It looked a little strange but there was no denying it had a certain charm about it. The family gathered around the curious candelabra, joined hands and said the Chanukah prayer. Father even went as far as to light a match and touch it to the shamus, the center candle that lights the others.

No one was more surprised than the Greensteins when the icy shamus held the flame just like a real candle. In a few moments all the ice candles were lit and the menorah burned in full glory. Not only did the menorah burn all night long but, if that weren’t miracle enough, the storm knocked out all the power in Stoney Glen Estates plunging it into darkness.

The Greenstein’s menorah was the only light anyone could see  for miles around.



The latkes lay forgotten. Schmulke Bara left them in the barn for the homeless man and just assumed they were eaten. They lay moldering in the rich barnyard stew of animal stink, hay and fecal matter. It was amazing the goats hadn’t found them or the chickens.

LatkesThick with oil and rich in flavor Schmulke’s latkes were not to be taken lightly. In fact there was nothing light about them. Her family often teased her about how oily they were. “If we ever run out of candles,” her husband would say, “we can always light one of your latkes, Schmulke.”

It was Spring when Schmulke saw the pancakes again. By that time they had grown a curious covering of mold. No one ever saw a mold like that. It was a fluorescent yellow and glowed in the dark. She thought briefly of taking it to the rabbi to see if it was an evil spirit but in the end she just threw them away. Disgusted, she threw the ugly mess into the compost pile where the rare mold had a chance to mingle with the natural ferment of kitchen scraps and soiled hay.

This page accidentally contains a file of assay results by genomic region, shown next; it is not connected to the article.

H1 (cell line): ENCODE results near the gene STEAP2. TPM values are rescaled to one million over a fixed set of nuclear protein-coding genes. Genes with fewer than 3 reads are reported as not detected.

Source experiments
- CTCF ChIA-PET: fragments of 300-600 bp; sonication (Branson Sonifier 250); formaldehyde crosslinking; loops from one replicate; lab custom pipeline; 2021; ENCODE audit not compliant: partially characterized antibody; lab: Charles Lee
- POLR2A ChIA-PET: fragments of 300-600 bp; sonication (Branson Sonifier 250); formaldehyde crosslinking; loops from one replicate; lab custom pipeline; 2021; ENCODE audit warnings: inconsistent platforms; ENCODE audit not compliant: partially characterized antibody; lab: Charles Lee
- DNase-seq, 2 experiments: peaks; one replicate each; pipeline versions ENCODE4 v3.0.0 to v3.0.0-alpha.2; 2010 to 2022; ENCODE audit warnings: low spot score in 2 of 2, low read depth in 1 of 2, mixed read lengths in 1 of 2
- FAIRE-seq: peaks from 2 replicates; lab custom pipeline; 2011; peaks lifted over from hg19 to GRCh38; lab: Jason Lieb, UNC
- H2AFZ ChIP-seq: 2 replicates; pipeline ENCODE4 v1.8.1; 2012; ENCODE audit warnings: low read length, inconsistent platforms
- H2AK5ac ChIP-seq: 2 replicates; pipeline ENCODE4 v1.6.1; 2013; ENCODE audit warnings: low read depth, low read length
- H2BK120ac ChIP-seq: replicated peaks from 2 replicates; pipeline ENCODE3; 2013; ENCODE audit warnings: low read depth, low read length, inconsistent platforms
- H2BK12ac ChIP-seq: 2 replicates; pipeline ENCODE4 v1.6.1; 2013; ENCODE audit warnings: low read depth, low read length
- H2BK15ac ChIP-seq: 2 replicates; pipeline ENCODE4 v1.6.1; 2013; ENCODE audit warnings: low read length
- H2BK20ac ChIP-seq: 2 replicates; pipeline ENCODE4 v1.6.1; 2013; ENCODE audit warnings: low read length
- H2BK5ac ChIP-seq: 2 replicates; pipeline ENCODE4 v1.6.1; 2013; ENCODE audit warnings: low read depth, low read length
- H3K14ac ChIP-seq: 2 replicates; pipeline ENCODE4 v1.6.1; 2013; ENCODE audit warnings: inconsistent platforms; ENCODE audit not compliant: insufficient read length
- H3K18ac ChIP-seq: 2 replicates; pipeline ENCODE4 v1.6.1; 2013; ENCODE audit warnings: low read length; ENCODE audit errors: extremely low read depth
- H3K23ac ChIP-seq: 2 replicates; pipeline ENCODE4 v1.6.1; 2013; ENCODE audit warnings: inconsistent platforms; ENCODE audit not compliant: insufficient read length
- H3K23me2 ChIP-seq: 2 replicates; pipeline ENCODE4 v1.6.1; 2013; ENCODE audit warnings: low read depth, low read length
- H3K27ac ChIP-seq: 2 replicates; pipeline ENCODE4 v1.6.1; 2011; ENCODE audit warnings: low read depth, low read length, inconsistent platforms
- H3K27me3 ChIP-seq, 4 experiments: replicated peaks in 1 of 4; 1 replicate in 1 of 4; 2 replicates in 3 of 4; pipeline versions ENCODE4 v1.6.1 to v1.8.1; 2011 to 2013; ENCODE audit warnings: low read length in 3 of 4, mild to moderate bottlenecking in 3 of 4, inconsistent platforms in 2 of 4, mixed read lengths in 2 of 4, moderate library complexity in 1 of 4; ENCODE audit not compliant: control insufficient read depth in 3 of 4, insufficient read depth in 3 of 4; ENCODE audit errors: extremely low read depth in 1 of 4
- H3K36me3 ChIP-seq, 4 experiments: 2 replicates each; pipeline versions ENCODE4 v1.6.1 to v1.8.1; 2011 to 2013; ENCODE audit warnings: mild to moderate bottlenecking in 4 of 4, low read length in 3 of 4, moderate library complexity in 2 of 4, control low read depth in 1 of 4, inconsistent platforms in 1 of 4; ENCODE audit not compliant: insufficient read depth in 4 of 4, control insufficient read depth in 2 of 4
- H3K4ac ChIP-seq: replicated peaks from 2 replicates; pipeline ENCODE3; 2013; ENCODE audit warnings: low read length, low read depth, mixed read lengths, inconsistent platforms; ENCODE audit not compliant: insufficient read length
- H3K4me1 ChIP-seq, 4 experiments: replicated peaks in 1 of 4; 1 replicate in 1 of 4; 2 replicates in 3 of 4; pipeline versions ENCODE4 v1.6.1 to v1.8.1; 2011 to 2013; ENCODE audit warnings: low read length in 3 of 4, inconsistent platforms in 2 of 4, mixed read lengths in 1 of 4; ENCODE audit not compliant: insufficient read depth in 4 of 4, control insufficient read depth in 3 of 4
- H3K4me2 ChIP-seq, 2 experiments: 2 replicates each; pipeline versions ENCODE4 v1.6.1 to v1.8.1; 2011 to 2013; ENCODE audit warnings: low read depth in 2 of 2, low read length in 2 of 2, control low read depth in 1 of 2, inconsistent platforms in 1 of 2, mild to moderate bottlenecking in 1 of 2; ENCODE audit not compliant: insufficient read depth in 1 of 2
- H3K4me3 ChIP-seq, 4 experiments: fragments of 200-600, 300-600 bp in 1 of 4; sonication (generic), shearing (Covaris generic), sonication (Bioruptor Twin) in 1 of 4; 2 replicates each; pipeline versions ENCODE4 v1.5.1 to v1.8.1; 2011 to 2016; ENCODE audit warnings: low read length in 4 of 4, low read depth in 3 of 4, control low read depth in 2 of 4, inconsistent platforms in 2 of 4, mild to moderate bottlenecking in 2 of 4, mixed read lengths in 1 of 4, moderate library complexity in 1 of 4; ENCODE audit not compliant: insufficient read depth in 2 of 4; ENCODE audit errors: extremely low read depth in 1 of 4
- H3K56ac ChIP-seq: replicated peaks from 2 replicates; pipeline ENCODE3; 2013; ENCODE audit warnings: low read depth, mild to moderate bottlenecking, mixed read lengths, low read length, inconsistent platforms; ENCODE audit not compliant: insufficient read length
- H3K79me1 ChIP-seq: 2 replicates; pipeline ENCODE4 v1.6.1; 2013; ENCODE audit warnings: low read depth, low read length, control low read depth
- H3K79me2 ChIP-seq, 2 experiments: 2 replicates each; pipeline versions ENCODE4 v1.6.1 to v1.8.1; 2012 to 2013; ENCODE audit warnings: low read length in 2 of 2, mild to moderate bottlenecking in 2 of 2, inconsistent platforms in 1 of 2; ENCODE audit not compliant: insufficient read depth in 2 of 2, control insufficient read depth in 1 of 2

Fast forward a few weeks and the compost pile underwent a bizarre transformation. First a slight pulsing and then a strong regular heaving and finally it was a living breathing gelatinous mass or organic debris that swallowed wayward mice, gobbled up newly hatched chickens and supped on an occasional gosling.

Finally, it rose up on rubbery legs and staggered through the barnyard frightening the live stock it made its blind way to Schmulke’s door. There it waited until Schmulke opened the door and found it.

“And just what might you be?” she asked the thing.

In a throat never meant for speaking, the thing scratched out a single word, “Latkes,” was all it said.

harris-writingSMALLERHarris Tobias was raised by robots disguised as New Yorkers. Despite an awkward childhood he learned to read and write. To date Mr. Tobias has published two detective novels, The Greer Agency and A Felony of Birds, to critical acclaim. In addition he has published dozens of short stories. He is the author of many children’s books including At The Robot Zoo, MoonRivet Saves His Skin and An Alphabet Book of Bugs available on Nook & Kindle. You can find a list of all his books here.